By CAROLINE SPOSTO
Our 10-year-old daughter is bright enough to be a straight-A student, but she continues to bring home report cards with low grades. We had her tested for hearing trouble, vision problems, ADHD and dyslexia. She doesn’t have any of those problems. We don’t understand what’s happening because we were both stellar students at her age.
We’re afraid that her poor academic performance will limit her chances for college.
What can we do?
I can tell you believe in homework, so I’ll give you some. Please do your assignments in this order.
1) Dig up your own report cards. Could it be the rose-colored glasses of hindsight have tinted your childhood memories? Now that you have objectivity, take a longer stroll down memory lane. What influenced your grades? Your home environment? Your peers? Your teachers? Once you identify trends, good or bad, you can adjust the “academic thermostat” in your own home to your daughter’s best advantage
2) Talk to your daughter about her future. What are her goals? How does she feel about school? Could it be that she’s dreaming of a vocation you hadn’t envisioned for her? Only some respectable lines of work require traditional academics. Maybe she’s a budding chef? Stylist? Aircraft mechanic? Landscape artist? Photographer? There are a multitude of fulfilling, exciting and lucrative careers that require talent and training but not a university degree. That may be where her calling lies.
3) Be a detective when it comes to your daughter’s emotional well-being. Who are her friends? Is she involved in excessive extracurricular activities? Is she generally happy and healthy? When was the last time you spoke with her teachers?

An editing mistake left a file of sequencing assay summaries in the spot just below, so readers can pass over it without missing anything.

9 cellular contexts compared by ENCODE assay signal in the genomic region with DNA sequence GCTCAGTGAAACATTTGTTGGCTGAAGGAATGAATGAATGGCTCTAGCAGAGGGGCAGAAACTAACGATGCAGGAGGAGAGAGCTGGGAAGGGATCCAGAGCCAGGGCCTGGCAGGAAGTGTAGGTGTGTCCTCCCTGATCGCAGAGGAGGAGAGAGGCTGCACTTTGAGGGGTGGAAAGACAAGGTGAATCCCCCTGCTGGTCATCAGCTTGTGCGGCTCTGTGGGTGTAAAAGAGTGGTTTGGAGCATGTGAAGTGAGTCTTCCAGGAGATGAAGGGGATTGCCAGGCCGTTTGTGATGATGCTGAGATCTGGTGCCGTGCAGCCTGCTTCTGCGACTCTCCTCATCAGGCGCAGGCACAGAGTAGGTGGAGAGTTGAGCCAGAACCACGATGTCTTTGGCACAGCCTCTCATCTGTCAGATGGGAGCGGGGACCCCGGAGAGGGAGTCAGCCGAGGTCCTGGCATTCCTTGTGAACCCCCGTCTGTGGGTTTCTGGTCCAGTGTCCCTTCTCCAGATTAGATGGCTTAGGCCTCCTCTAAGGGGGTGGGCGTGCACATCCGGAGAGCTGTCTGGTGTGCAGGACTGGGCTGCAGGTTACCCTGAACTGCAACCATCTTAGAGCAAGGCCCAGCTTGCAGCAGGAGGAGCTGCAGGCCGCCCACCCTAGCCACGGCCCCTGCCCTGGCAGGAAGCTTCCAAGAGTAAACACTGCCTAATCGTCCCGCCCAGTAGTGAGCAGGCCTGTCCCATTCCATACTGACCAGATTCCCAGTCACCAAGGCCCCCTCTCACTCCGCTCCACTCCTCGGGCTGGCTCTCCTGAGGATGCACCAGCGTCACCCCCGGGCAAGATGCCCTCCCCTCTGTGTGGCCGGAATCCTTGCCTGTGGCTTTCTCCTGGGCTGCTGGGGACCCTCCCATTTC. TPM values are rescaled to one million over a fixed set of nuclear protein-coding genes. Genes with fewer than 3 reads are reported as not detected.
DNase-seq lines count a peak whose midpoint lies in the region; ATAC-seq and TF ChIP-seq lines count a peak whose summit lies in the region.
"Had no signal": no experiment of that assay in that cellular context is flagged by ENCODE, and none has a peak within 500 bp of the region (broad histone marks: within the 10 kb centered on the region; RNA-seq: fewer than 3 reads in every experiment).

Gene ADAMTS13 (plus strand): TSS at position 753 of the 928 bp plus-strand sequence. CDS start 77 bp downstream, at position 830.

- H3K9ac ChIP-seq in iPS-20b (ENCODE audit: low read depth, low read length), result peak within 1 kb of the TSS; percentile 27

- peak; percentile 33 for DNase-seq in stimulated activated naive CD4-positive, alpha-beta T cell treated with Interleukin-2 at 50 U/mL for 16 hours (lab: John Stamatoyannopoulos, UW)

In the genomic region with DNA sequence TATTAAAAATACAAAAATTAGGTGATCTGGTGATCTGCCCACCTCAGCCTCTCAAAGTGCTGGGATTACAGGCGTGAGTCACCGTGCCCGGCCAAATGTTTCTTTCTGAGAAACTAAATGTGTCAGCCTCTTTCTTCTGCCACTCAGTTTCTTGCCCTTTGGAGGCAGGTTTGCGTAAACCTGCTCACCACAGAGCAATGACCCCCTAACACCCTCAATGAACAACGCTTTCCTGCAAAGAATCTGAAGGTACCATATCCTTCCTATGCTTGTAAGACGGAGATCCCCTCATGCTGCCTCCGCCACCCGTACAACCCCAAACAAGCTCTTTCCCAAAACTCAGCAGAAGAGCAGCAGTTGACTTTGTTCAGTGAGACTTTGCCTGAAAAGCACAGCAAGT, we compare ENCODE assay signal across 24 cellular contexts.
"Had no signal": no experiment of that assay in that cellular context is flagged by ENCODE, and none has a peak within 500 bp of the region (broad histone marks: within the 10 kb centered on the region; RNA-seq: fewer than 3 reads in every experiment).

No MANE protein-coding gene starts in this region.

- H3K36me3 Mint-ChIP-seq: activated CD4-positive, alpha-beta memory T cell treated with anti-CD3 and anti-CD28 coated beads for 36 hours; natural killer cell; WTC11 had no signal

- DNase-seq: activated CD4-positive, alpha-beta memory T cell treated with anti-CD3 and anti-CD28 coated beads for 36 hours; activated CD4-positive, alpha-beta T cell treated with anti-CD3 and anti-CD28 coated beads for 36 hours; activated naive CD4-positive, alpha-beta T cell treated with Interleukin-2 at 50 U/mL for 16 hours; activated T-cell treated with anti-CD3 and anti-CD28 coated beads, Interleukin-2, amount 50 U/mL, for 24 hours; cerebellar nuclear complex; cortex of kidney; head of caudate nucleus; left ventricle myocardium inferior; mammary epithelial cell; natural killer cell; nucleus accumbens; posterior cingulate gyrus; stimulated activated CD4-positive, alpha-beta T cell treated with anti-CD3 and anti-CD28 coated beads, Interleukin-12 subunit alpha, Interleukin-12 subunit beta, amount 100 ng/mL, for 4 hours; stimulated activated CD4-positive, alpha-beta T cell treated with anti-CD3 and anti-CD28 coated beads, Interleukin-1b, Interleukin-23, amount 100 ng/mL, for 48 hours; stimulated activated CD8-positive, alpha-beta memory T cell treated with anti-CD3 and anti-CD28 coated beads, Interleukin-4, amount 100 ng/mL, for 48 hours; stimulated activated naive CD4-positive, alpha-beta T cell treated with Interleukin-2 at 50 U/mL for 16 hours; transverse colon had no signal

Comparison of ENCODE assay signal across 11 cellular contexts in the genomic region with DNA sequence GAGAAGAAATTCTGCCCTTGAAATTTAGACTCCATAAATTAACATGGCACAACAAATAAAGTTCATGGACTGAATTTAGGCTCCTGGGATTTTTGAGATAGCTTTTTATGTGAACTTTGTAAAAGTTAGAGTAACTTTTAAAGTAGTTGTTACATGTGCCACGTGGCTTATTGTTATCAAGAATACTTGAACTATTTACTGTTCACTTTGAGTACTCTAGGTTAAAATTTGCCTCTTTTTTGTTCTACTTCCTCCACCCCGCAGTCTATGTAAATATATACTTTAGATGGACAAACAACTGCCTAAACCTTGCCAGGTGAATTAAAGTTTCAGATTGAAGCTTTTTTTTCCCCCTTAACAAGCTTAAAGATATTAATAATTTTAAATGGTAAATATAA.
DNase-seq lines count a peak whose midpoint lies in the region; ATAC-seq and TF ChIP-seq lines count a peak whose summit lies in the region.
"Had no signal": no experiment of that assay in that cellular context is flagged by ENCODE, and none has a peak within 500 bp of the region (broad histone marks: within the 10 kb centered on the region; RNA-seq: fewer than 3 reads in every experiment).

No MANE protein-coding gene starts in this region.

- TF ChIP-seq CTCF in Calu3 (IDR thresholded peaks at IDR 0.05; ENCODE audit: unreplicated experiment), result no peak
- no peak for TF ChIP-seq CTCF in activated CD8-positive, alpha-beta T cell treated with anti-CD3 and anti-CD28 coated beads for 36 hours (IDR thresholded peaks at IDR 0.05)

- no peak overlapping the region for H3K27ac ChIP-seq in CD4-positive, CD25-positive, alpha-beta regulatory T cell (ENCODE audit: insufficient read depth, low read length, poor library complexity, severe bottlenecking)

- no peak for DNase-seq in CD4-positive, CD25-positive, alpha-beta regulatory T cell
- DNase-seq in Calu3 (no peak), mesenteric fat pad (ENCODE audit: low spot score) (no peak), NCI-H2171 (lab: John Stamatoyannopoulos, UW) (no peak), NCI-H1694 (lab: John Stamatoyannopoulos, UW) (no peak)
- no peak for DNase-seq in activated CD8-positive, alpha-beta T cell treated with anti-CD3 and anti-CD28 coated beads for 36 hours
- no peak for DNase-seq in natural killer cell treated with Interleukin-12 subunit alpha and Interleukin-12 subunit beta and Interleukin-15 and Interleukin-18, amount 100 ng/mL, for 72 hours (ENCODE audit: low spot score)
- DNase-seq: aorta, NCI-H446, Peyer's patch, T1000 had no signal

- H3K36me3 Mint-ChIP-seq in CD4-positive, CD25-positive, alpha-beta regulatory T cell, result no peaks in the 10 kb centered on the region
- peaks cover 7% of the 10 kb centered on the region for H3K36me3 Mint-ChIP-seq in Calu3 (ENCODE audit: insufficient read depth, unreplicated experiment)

4) Shore up the structure and consistency at home. Routines may seem dull, but most children function better with them. Your home need not run like an institution or a well-oiled machine, but study time, meal time, chores and bedtime should generally be the same if you want your daughter to do her homework consistently and correctly.
Last but not least, remember, every child is a bit of a “wild card.” No matter how we raise them, they’re going to surprise us. We can and should only control so much.
If you can give your daughter every opportunity to be valedictorian while also giving her the grace to be loved and encouraged even if she falls short of the mark, you’ll have a better relationship with her in the many, many years ahead.
Wishing you a less-perplexing spring semester . . . however the chips may fall.
Do you have a problem that’s been on your mind for a while? Send it to: email@example.com.